This gives you more ability to use budget carriers and high-service carriers at the right time.


8. We’re so far behind our competition in our ability to track and use data.

Don’t be too hard on yourself — you’re probably doing just fine.

Only 32% of shippers reference their supply chain KPIs daily.

60% of shippers think they’re just OK at tracking their supply chain metrics, and 64% think they’re just OK at actually taking action on the metrics they have.

While few are complete novices, most businesses are intermediate with their current level of logistics KPI sophistication.

how shippers think they are at tracking and using supply chain KPIs
Download the full KPI research study to get more insights.


9. Sustainability KPIs are not that important.

Incorrect. 95% of shippers are currently tracking sustainability KPIs.

They are also looking for help, with 17% of businesses outsourcing that function to a 3rd party vendor.


10. Actually using supply chain data to drive change is the toughest part of KPIs.

Wrong. Getting accurate data and getting consistent data were actually the top two supply chain KPI challenges.

While it was still a top challenge for 41% of shippers, data integrity appears to be the biggest thorn in shippers’ sides.


11. The supply chain department manages supply chain KPIs (obviously).

Not always.

The most common way that shippers manage their supply chain KPI management is actually using a dedicated data team centrally monitoring all company KPIs, followed by relying on freight providers.

Leaving KPIs to the supply chain team was the 3rd most preferred option.


12. With so much readily available technology, we’ve achieved end-to-end supply chain visibility.

Not quite. Despite the ubiquitous smart phones, 5G networks, internet of thing (IoT), RFID tracking, and electronic logging devices (ELDs), as an industry we’re still a ways off from true end-to-end transparency.

When asked how confident they were in the accuracy of their shipment tracking data, only 27% of shippers and carriers were very confident.

In fact, getting accurate data was shipper’s #1 overall supply chain KPI challenge.

how confident shippers are about supply chain tracking data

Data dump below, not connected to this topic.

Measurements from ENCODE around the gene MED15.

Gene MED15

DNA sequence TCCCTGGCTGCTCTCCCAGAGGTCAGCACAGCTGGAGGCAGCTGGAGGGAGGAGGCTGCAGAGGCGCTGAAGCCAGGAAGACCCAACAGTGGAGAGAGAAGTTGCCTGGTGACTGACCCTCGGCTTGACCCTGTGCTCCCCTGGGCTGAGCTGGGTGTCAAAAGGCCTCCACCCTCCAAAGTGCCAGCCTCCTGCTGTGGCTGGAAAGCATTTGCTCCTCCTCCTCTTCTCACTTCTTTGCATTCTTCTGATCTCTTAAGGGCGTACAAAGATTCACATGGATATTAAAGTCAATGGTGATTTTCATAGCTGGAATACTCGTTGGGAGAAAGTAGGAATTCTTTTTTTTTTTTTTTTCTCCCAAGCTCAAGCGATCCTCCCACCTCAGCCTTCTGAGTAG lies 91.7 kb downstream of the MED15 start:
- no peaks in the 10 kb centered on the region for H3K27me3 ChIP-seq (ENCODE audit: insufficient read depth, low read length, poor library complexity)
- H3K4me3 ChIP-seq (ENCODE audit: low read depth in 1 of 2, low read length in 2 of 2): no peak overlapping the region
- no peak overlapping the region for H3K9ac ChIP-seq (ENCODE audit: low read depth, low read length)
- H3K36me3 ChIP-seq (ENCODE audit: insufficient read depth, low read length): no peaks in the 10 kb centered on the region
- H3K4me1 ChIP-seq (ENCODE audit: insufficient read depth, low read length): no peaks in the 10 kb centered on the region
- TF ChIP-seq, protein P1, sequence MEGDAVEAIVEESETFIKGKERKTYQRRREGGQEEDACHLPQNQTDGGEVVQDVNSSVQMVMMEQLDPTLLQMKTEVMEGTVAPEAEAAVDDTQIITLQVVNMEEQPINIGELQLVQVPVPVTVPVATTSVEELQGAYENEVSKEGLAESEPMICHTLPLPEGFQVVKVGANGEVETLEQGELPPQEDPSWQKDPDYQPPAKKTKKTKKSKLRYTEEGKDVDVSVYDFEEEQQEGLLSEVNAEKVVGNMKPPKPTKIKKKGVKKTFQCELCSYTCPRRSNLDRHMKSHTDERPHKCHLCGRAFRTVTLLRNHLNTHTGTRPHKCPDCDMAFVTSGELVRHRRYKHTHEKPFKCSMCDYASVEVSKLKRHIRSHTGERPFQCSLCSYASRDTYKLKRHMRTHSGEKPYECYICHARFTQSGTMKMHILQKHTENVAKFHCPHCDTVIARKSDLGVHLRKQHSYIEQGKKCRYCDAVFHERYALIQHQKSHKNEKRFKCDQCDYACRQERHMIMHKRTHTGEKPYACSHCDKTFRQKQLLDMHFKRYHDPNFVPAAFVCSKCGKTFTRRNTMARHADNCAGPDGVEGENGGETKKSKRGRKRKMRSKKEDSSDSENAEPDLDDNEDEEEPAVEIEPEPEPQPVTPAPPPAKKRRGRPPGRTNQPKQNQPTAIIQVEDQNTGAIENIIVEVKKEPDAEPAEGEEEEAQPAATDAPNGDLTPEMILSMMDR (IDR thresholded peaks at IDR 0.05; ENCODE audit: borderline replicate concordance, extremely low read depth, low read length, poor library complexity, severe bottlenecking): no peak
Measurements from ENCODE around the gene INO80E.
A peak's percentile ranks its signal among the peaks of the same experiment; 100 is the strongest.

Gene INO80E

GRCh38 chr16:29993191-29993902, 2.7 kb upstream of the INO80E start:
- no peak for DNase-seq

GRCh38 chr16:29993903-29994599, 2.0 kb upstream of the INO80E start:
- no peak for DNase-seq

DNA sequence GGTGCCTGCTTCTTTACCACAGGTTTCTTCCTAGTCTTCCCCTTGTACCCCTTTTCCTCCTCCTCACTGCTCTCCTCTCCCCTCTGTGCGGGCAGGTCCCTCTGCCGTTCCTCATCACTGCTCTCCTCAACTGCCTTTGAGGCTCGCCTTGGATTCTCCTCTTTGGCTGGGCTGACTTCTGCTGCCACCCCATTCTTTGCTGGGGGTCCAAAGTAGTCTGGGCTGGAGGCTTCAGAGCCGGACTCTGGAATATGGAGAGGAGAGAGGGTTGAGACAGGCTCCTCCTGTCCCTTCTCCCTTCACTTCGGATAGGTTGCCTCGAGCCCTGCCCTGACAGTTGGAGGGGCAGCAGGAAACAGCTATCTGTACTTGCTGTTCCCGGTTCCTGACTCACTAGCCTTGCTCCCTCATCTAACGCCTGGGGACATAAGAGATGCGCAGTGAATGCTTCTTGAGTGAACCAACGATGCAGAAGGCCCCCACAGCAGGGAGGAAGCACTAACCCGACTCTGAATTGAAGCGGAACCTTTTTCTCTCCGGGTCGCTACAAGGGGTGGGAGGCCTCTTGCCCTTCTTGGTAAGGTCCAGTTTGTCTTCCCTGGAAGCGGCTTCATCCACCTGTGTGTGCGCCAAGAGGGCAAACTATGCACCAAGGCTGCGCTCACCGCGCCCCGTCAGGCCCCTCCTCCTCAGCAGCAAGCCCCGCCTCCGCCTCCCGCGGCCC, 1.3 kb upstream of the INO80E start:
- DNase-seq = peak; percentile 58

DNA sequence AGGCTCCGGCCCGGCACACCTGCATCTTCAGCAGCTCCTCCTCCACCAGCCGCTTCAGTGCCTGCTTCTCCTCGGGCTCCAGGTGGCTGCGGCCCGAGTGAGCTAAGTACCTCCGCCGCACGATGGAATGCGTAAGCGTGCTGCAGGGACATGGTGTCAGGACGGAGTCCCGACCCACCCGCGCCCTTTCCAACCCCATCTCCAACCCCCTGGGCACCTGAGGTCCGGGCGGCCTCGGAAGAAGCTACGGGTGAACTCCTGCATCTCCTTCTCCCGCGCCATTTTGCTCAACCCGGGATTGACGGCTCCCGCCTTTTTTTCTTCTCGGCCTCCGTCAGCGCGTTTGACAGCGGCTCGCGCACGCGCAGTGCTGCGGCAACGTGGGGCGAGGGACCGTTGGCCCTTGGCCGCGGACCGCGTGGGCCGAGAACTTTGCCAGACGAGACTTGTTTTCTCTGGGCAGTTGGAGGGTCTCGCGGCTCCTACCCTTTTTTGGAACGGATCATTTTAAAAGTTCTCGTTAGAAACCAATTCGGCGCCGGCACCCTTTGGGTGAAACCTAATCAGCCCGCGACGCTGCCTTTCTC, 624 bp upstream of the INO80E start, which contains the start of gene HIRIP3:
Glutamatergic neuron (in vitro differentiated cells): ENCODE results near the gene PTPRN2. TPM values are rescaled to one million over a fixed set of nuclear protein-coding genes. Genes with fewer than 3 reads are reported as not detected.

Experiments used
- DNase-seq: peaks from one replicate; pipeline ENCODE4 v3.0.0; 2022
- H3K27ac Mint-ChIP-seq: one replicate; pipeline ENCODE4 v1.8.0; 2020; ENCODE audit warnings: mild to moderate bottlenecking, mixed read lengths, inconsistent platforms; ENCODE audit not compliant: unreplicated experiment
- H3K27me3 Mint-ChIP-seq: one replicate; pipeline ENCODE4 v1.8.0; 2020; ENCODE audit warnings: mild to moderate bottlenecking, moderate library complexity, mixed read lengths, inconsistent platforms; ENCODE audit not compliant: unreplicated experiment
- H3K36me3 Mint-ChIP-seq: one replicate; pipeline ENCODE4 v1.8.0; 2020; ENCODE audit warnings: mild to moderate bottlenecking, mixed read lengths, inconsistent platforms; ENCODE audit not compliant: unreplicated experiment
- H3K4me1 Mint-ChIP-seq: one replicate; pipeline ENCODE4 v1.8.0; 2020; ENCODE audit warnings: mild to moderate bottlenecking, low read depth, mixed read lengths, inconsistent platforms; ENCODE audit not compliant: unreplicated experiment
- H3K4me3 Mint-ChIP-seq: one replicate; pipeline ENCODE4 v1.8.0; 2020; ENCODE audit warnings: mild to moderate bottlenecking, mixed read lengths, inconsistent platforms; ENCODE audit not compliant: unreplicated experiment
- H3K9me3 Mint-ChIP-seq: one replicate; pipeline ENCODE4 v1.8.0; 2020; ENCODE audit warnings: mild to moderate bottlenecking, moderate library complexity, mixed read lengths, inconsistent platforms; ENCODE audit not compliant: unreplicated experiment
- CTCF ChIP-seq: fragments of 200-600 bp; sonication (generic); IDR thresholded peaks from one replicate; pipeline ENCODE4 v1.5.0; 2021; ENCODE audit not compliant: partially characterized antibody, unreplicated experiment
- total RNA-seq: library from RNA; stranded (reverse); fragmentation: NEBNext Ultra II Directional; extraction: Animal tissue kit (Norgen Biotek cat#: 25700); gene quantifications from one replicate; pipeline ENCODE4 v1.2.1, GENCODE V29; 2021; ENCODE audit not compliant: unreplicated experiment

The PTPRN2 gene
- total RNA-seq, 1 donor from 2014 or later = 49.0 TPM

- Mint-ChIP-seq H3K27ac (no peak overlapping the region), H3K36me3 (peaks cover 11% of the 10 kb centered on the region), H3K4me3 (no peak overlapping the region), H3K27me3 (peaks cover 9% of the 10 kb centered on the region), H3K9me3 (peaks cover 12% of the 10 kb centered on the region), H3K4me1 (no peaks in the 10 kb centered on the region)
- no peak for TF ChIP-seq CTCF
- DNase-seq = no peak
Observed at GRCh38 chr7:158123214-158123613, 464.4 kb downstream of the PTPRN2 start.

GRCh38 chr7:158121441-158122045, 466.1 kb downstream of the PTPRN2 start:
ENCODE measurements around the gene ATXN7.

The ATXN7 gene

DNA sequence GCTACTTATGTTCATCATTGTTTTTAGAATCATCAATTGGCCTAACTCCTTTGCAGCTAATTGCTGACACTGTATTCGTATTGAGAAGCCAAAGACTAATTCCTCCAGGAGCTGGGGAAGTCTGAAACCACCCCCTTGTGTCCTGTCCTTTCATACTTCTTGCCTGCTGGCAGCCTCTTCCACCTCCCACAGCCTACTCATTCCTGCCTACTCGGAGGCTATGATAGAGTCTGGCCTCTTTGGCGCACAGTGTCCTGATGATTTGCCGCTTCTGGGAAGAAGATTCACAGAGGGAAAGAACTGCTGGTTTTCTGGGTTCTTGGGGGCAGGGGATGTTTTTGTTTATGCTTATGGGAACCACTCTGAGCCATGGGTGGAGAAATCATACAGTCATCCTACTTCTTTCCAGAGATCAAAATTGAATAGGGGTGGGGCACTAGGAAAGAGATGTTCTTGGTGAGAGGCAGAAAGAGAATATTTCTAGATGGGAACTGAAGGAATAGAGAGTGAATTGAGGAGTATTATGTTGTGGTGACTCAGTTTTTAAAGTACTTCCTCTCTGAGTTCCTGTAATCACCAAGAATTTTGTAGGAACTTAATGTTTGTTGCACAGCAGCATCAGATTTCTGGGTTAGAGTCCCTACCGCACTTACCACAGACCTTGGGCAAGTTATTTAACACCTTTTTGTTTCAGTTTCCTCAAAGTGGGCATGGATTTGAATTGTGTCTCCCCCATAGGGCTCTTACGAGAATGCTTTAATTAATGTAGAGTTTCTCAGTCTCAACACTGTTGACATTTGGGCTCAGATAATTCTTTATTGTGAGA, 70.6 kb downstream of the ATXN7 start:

Download the full KPI research study to get more insights.


13. Everybody is using a tech tool to manage their KPIs.


While warehouse management systems (WMS), transportation management systems (TMS) and enterprise resource planning platforms (ERP) all play a role in KPI management, the most commonly used tool was the good ol’ fashioned Excel sheet.

66% of shippers are using manual methods (emails, Excel, shared docs) to manage at least some portion of their supply chain metrics.


14. Driven ecommerce demands, retailers have the highest delivery performance expectations.

Not quite. When it comes to on-time delivery performance, retailers were actually one of the more lenient industry verticals.

Retailers were the most likely to accept on-time delivery performance of 90% or less, which as twice as much as the leading vertical.

They were also the second most-likely to give their carriers an appointment buffer.


15. With Just-In-Time manufacturing, the auto industry only trusts asset-based providers to stave off assembly line shutdowns.

Incorrect. Only 27% of automotive shippers work exclusively with asset-based carriers, the other 73% work 3PLs into the mix, trusting them with their critical freight.

The most asset-carrier intensive industry? Food & beverage, with 56% of companies opting for asset-only solutions.


You’ve Busted the Myths. Get the Benchmarks.

When setting your supply chain strategy, knowledge is power.

The more you know about how your network, your providers and the industry operate, the better you can prepare.

Download the full research study to get more insights, including industry benchmarks for the core supply chain KPIs.

Download The Full Study Now